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    42: 5 Things to Take Away From the Inspiring Jackie Robinson Baseball Movie

    Chadwick Boseman, 42 Courtesy of Warner Bros. Pictures

    This weekend, 42: The True Story of an American Legend hits theaters just before Jackie Robinson Day. Robinson was the first African-American to break the baseball color line when he joined the Brooklyn Dodgers on April 15, 1947. The biopic by writer-director Brian Helgeland (who wrote the screenplay for L.A. Confidential) wisely focuses on the years 1945 to 1947: when Robinson went from the Negro Leagues to the Majors.

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    Chadwick Boseman plays Robinson, the ballplayer who struggled under the weight of immense racial prejudice from the bleachers to inside the dugout. Harrison Ford plays baseball executive Branch Rickey who signed Robinson to the Montreal Royals (the Dodgers Minor League affiliate) and, eventually, the famed Brooklyn Dodgers. Nicole Beharie plays Rachel Robinson, Jackie's wife. The film also stars Christopher Meloni, Andre Holland and Lucas Black. Here are five things 42 illuminated while taking us out to the ball game.

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    Chadwick Boseman, Nicole Beharie, 42 Courtesy of Warner Bros. Pictures

    1. The Earnest Feel Is Just Right: The look of the film is pure old-fashioned Hollywood. Every scene is awash in the soft glow of nostalgia. The opening act felt a bit made-for-TV movie with the racial divide seemingly larger than life, but as we got to know Jackie and Rickey, moments started to gel. Some aspects that would normally be taken for granted—like Jackie's devout and loving relationship with Rachel—do the narrative a solid by stepping off the field to experience events through Rachel's eyes. As a woman living Southern California, she's pretty shocked to see a whites-only bathroom during their early travels, which goes a long way to convey her predicament with today's viewers.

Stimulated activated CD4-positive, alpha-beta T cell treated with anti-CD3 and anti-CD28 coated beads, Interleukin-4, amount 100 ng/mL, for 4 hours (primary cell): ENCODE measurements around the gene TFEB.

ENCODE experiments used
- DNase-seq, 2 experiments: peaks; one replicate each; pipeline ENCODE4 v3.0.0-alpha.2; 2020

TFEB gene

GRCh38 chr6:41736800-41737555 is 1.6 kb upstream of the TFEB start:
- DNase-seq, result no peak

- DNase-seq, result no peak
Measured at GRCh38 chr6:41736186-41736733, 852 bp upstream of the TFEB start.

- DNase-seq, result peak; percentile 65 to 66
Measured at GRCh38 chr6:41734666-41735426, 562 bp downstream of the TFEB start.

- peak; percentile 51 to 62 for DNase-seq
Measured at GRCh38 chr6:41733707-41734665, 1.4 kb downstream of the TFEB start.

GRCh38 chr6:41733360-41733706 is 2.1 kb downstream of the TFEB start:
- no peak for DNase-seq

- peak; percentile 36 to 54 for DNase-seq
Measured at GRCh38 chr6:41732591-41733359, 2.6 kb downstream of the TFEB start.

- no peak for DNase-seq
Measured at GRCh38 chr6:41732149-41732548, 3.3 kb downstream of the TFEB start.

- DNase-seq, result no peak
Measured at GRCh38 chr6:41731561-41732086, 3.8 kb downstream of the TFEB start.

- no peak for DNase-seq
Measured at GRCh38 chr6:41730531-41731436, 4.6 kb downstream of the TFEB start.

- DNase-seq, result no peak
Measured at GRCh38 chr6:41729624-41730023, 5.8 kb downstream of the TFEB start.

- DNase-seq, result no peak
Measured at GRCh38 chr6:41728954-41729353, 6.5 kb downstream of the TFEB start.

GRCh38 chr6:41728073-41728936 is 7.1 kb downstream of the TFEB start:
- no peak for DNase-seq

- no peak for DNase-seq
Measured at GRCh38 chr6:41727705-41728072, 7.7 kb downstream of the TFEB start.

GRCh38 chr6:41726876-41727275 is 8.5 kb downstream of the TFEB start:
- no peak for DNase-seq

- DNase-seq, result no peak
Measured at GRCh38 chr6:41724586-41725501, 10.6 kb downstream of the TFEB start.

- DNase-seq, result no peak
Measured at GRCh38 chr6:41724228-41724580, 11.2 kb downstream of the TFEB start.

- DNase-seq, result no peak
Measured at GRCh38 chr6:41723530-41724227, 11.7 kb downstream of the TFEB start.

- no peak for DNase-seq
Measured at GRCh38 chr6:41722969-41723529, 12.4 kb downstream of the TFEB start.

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    Alan Tudyk, 42 Courtesy of Warner Bros. Pictures

    2. Offensive Characters Are Real and Necessary: As manager of the rival Philadelphia Phillies, the usually lovable, big-grinned Alan Tudyk completely leaves his Suburgatory comfort zone. Audiences will be stunned as he mercilessly taunts Jackie at bat. The minutes feel like hours with endless use of horrible racial epithets. Like Leonardo DiCaprio was as the charismatic but detestable slave owner in Django Unchained, Tudyk grounds the jerk of a man as someone who might not be relatable, but feels completely real.

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    Chadwick Boseman, 42 Courtesy of Warner Bros. Pictures

    3. The Big Game Thrills: Once he's on the diamond, you'll see why Robinson was much more than a symbol. As he darts back and forth between first and second, his feeling to steal base is infectious. Go, Jackie, go! Each stare down between pitcher and Robinson is a feat of tight-acting tension. Never has the allusion of being a marked target been so palpable. Yet the crack of the bat and the hoped for home run makes it all worth it.

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    Harrison Ford, 42 Courtesy of Warner Bros. Pictures

    4. Cranky Ford Beats Indiana Jones: Ford has been largely absent from the multiplex in recent years. Unlike, the younger Liam Neeson or Bruce Willis, he hasn't left much of a mark in action films of late. Ford's gruffness works much better in roles like Morning Glory where he played a veteran reporter to Rachel McAdams' newbie. As Branch Rickey that grizzled, gnarly voice is perfection. He's the man who must convince Robinson that he has be strong enough to not fight back or retaliate at the abuse he'll entail as the first African-American to break the baseball's color barrier. As his colleague Harold (T.R. Knight) observes, unwritten rules can be worse to overcome than actual laws. Ford imbues Rickey with the persona to be the guy that can fight whenever he darn well pleases.

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    Chadwick Boseman, 42 Courtesy of Warner Bros. Pictures

    5. The Heart of 42: When he takes the field for the first time, Robinson is pretty isolated: from his teammates as well as the rest of baseball's collective. The journey to becoming the legend is hard fought. Countless sports flicks rely on the trope of the team beginning to trust each other on and off the field. (Just in time for the big game!) Here, Lucas Black and a small number of players end up backing Robinson up. A gentle supportive gesture like an arm on his shoulder goes the distance. That number, so isolated in '47 would become the first to be permanently retired in 1997.

    Except once a year, on April 15, when every Major League baseball player sports a 42 jersey.

    Do you have love of the game? Or are you just interested in seeing a big-screen telling of the Jackie Robinson story? Sound off in the comments!

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